Their object is to supplement the efforts now being made in other towns, and in the colonies (and in continuation of efforts previously made) to express the Christian sympathy which exists towards those victims who, although innocent, have suffered acutely through the war. The National Brotherhood Council are aiming at a contemplated relief fund of £20, 000, a very large part of which has already been subscribed. The Brotherhoods of Canada have sent large sums, as well as London and the great centres of industrial life in England. It is believed that Reading will not want to take second position to Basingstoke, where the generous promise of £100 in cash, besides clothing, books, etc, has been made. It is proposed to collect both in cash and kind.

In several of the large townships of Northern France and Belgium the civil population is in rags. For instance Lille (the Manchester of France), having been in the occupation of Germany for 2 ½ years, has had no chance whatever of providing her people with clothing, even if they had the means to purchase. Clothing, boots (cast off or new), seeds, blankets, or anything of portable, useful and lasting character will be acceptable, and later on fruit trees.

A witness on the spot (Near the Somme) says “the fruit trees, large and small, are ruined; but little remains of pleasing appearance except dandelions, and they cover desolation almost everywhere.” A large town (about the size of Reading) had not a roof left whole upon any one building. In a report given to headquarters he said there was no accommodation for men whatsoever (not even for a pig) except in the cellars of ruined houses, such as he then lived (slept) in personally.

The country people, who crowded into the towns, had to hurriedly vacate their homes which were in the path of the then advancing enemy, and could only carry what they stood upright in. They have had no chance, many of them, since to return; and if they had done so they would have found (as some did) that not a tree in the garden, not a vestige of furniture or other property, and a ruin of the actual building. The writer of the foregoing testimony says that for 9 weeks he never saw a civilian (man, woman or child) although frequently on the move, and for long distances.

Wood houses are being prepared in sections in this country for the purpose of being despatched to Northern France and Belgium directly the way opens, and facilities for this purpose have been promised by the governments of Great Britain and France as soon as possible. A wood house thus prepared can be erected by a few men, within a day, upon arrival at its destination, and its total cost would be about £40. Who will buy one for “La belle France”?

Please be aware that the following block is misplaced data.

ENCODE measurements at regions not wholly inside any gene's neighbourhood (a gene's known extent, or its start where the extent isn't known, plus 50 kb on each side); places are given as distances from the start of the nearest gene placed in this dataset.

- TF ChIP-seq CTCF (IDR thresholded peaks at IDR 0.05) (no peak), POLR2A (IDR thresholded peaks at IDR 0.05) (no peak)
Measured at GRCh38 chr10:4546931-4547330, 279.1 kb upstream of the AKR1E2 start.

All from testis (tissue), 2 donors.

Interested readers can secure further information by sending two penny stamps to The National Brotherhood Offices, 37 Norfolk Street, London WC2, when they should ask for a pamphlet entitled “The story of Lille and its associations with the Brotherhood Movement”. This pamphlet describes the Brotherhood Crusade of 1909 AD and the practical relief already given. Locally, every church, adult school and Christian Society in Reading will be asked later on to join hands with the relief committee connected with Broad Street Men’s Brotherhood, whose secretary, Mr WA Woolley, 85 Oxford Road, Reading, is associated with Bros Mitchell, Hendey and Harper in this great work.

Broad Street Congregational Church magazine, September 1917 (D/N11/12/1/14)

Cheering details from the front

An evening for soldiers’ loved ones in Stratfield Mortimer was a positive occasion.

The War Supper

We call it this for want of a better title. For the third year Mr. and Mrs. Wallis most kindly entertained the fathers and mothers and wives of all the men of the Parish now serving in H.M. Forces. The event took place at the Parish Room, on January 3rd and, happily, there was just room to get everyone in, though the numbers have increased each year.

After a splendid supper the toast of the King was proposed by Mr. Wallis together with that of his Forces, after which the Vicar proposed the toast of our host and hostess and expressed the thanks of the company for the enjoyable evening. For the entertainment that followed, Mr. Wallis’ relations from Basingstoke are responsible, and one can only say that it would be difficult to get together any company which could have given more pleasure. Want of space forbids a description of all the items which formed a programme full of attraction, and it must suffice to say that most of us are seldom privileged to hear such first-class singing as we heard that night.

During a short interval Captain Wallis, who had arrived from France that morning, gave us some cheering details about the state of things at the Front.

Stratfield Mortimer parish magazine, February 1917 (D/P120/28A/14)

Empire Day celebrated with earnestness

On 24 May 1916 Berkshire schools celebrated Empire Day and used it to encourage pupils’ patriotism – except in Bracknell, where they were stymied by a storm.

Bracknell

We were unable to keep any public celebration of Empire Day at the School. This was partly because in the recent gales our flag staff was blown down and broken. Is there any patriotic person who would come forward and present us with a new one? The flag is an important feature in the celebration of Empire Day, and we really need to be able to fly our flag on suitable occasions. What shall we do on the happy day when Peace is declared if we have no flag staff?